Some biologists question the usefulness of model systems, wondering if they’re too artificial to provide real insight into the dynamic architectures observed in surveys of natural communities. Ecological patterns span spatial and temporal scales; the more-than-human world unfolds at the scale of individuals and entire populations, across ecological and evolutionary time. Each microbe, plant, vertebrate, and insect has its own vantage on the system; each constitutes the others’ environment; each responds to disturbances in others. Each species exists in real time and across deep time. Into this morass wanders the field ecologist, whose perspective is narrowed by the publishing demands of short-term research grants. Microbial models offer a rare opportunity to transcend these issues of pattern and scale. In the lab, elements can be isolated, noise winnowed away, the flow of time condensed. Reality itself turns experimental. Like Tom Ray in his digital jungle watching evolution proceed at a clip, an experimenter studying a model community can observe phenomena like succession, coevolution, invasion and even the effects of climate change over generations.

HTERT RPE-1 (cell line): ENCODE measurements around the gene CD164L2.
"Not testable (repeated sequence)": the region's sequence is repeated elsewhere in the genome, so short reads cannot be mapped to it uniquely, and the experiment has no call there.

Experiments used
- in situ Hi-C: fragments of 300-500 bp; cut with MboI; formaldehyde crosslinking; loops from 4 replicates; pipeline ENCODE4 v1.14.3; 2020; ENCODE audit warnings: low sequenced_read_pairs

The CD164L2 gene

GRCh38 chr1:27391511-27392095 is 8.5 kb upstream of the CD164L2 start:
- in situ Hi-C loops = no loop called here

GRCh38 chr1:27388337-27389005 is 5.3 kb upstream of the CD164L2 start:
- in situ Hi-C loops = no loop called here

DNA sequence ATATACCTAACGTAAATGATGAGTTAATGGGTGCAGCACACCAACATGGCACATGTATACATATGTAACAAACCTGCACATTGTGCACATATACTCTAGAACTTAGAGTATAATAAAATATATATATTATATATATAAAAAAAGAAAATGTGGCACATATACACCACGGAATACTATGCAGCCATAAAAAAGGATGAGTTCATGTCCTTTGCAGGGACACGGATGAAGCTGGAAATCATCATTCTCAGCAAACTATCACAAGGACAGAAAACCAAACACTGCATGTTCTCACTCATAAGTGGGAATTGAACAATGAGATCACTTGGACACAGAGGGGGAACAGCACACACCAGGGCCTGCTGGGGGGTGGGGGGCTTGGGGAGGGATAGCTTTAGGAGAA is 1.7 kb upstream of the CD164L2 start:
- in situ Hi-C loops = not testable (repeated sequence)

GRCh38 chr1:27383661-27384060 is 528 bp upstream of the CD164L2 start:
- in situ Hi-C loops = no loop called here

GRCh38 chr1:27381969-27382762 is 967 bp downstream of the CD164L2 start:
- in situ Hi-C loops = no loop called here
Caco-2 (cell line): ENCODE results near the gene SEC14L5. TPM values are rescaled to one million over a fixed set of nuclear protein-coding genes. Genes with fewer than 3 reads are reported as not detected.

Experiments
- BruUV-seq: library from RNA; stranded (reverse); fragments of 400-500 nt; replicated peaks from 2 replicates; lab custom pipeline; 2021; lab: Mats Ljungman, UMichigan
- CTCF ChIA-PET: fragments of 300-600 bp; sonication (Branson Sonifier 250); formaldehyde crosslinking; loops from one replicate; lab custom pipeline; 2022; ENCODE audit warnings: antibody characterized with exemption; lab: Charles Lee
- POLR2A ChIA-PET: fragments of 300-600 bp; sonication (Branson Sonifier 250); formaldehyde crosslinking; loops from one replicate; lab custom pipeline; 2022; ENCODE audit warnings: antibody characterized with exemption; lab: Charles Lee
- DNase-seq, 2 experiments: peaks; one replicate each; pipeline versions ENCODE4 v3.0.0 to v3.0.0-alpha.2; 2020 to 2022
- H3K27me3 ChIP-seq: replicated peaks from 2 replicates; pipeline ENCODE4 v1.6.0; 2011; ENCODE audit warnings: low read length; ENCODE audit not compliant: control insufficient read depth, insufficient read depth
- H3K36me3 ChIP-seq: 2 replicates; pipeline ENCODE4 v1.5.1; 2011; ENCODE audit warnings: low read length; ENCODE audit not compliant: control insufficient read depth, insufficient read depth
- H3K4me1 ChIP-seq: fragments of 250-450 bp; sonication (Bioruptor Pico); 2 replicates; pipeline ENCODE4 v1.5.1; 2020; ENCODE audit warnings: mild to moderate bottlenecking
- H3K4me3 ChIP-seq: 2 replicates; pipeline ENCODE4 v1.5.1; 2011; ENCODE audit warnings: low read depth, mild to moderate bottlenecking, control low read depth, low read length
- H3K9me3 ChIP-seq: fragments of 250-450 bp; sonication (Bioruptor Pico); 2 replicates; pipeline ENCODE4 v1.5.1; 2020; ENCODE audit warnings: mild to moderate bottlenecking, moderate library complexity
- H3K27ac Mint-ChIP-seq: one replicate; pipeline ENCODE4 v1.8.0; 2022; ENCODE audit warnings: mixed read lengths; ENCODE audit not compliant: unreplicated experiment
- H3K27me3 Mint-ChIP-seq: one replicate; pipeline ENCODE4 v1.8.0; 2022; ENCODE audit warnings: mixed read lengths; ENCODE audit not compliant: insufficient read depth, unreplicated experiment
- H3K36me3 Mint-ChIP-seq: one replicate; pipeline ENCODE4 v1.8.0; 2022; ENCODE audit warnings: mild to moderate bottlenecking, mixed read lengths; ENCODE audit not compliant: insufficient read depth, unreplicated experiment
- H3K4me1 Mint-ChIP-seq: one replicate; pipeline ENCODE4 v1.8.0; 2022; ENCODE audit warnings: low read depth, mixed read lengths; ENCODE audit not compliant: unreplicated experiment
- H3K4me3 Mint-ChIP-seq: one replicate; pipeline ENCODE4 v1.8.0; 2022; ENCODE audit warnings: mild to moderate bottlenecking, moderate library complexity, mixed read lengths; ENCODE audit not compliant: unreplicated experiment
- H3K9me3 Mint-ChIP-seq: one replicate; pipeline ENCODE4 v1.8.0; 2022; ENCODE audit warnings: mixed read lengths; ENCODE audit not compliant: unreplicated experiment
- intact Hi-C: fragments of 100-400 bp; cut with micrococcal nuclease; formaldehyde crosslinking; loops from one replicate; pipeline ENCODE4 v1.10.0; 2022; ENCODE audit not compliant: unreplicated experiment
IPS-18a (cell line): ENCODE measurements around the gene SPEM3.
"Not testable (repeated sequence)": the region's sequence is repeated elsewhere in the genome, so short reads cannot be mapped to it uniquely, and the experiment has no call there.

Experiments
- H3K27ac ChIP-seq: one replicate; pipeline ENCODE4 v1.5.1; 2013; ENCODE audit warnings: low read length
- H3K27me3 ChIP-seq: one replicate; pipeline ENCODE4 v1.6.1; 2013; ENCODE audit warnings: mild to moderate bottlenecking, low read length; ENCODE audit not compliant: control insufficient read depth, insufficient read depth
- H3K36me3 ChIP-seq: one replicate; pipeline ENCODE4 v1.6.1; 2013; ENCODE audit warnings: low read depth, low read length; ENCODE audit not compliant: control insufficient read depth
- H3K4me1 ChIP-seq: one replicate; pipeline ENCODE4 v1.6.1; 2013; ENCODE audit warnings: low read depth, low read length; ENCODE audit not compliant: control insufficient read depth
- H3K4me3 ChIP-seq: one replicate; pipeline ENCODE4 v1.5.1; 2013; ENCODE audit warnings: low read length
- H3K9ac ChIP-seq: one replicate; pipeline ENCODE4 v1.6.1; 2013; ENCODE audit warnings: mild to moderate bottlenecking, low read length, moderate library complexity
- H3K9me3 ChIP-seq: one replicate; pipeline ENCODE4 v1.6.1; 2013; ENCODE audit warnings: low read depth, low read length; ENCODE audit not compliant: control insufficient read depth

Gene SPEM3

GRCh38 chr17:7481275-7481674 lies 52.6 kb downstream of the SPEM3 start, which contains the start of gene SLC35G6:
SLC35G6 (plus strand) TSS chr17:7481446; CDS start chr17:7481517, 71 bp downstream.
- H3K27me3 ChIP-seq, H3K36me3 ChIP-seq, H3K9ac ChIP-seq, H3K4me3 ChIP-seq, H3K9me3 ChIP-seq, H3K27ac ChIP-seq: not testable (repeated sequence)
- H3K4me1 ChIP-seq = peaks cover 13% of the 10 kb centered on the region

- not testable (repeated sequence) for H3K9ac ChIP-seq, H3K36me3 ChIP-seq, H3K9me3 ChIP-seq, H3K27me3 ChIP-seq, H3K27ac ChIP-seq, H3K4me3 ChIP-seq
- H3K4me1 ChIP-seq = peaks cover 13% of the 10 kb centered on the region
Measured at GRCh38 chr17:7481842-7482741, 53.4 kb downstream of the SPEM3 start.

The appeal of a model system lies not in reproducing nature precisely, but in putting it together, bit by bit, until broader mechanisms begin to emerge. In this sense, the use of model systems in biology is not unlike the use of computational systems like Tierra in Artificial Life. As the computer scientist Christopher Langton writes, Artificial Life is “simply the synthetic approach to biology: rather than take things apart, Artificial Life attempts to put living things together.” Life is a nonlinear phenomenon, he argues, and although traditional biology has given us a solid understanding of the mechanics of life on Earth, it has largely missed what emerges from the dynamic interactions between life’s constituent parts. To address this, Artificial Life simulates and then observes the behaviour of those parts in each other’s presence. It’s colloquially understood as a bottom-up approach – that is to say, synthetic rather than analytical. As the historian of science Evelyn Fox Keller observes, the word ‘synthetic’ does double duty here, meaning both constructed – put together – and artificial – simulated.